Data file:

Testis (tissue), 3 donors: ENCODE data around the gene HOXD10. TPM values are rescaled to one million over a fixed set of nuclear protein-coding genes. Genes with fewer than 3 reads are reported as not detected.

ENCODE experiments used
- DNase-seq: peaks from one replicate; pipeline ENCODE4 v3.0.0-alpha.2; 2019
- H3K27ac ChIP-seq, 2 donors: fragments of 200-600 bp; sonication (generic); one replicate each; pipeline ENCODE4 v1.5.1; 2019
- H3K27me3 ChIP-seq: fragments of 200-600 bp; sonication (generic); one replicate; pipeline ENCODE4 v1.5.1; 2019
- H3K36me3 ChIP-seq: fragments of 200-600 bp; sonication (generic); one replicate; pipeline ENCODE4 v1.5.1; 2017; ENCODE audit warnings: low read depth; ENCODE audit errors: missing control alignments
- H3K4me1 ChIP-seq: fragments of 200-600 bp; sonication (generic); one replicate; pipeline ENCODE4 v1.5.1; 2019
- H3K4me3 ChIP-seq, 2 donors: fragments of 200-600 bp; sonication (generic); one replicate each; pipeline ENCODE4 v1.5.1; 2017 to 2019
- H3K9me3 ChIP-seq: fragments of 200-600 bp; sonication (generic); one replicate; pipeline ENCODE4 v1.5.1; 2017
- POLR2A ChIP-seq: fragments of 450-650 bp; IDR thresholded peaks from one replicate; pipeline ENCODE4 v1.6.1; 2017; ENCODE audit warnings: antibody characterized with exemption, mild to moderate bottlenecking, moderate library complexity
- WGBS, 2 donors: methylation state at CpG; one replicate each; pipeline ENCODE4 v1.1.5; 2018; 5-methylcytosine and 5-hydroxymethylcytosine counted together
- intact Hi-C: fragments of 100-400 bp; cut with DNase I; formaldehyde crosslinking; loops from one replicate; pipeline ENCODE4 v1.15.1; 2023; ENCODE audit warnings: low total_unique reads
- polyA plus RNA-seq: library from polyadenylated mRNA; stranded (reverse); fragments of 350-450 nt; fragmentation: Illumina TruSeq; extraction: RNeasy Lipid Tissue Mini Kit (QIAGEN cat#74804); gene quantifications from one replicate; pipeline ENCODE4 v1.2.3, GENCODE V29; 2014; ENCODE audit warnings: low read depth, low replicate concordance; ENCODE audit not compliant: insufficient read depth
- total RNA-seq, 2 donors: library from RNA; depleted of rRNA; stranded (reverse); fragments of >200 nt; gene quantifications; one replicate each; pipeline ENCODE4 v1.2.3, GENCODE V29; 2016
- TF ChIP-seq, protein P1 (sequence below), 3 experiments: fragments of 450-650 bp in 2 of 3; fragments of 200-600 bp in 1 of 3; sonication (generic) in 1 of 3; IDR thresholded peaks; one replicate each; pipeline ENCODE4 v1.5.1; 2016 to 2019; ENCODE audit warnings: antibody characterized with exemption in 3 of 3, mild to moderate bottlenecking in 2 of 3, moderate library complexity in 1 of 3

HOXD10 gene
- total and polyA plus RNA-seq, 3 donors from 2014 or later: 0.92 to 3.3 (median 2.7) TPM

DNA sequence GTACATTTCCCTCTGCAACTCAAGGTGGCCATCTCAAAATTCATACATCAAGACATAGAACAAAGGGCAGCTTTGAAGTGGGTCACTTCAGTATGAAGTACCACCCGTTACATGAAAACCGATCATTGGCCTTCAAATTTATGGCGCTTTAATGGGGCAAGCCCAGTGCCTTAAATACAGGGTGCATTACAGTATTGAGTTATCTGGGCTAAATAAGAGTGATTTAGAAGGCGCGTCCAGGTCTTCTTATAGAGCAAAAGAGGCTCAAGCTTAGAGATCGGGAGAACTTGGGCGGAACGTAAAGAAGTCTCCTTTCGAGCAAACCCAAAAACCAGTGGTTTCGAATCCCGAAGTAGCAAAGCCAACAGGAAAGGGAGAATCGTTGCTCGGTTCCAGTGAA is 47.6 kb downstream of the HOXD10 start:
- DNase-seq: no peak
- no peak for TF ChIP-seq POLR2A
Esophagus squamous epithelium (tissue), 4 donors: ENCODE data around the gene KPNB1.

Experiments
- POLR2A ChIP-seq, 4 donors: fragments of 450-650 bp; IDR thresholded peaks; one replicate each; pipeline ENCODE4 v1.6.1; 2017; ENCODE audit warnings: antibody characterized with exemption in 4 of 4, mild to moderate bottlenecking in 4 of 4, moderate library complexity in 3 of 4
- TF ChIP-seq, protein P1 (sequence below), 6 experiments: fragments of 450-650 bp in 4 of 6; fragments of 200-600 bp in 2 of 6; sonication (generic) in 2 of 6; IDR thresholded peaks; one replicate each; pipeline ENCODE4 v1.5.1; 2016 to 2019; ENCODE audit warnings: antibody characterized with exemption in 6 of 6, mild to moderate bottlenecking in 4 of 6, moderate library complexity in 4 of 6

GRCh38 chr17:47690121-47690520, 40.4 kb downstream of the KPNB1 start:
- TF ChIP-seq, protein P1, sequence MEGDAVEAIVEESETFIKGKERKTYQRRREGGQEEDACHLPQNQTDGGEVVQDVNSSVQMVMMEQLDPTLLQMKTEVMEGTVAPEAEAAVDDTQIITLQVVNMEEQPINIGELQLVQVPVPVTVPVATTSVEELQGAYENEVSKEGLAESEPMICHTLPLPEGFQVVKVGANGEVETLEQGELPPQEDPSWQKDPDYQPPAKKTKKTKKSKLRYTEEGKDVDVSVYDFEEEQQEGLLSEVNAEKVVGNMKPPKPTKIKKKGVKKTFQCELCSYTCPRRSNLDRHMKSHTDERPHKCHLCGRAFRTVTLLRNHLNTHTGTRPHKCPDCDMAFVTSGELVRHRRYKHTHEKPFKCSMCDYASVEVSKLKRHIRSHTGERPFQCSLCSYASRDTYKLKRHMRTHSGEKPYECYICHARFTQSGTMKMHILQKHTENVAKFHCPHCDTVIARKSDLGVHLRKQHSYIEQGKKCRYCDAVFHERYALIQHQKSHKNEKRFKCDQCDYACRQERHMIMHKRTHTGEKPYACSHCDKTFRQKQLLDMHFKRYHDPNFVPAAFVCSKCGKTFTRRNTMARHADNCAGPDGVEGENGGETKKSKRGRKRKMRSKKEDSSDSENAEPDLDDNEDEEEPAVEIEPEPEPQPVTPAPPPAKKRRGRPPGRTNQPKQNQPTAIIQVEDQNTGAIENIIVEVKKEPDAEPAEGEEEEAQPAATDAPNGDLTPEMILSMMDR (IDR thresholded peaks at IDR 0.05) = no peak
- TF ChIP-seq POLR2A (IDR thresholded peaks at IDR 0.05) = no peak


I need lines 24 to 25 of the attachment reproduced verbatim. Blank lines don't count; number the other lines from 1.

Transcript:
- TF ChIP-seq, protein P1 (sequence below), 6 experiments: fragments of 450-650 bp in 4 of 6; fragments of 200-600 bp in 2 of 6; sonication (generic) in 2 of 6; IDR thresholded peaks; one replicate each; pipeline ENCODE4 v1.5.1; 2016 to 2019; ENCODE audit warnings: antibody characterized with exemption in 6 of 6, mild to moderate bottlenecking in 4 of 6, moderate library complexity in 4 of 6

GRCh38 chr17:47690121-47690520, 40.4 kb downstream of the KPNB1 start: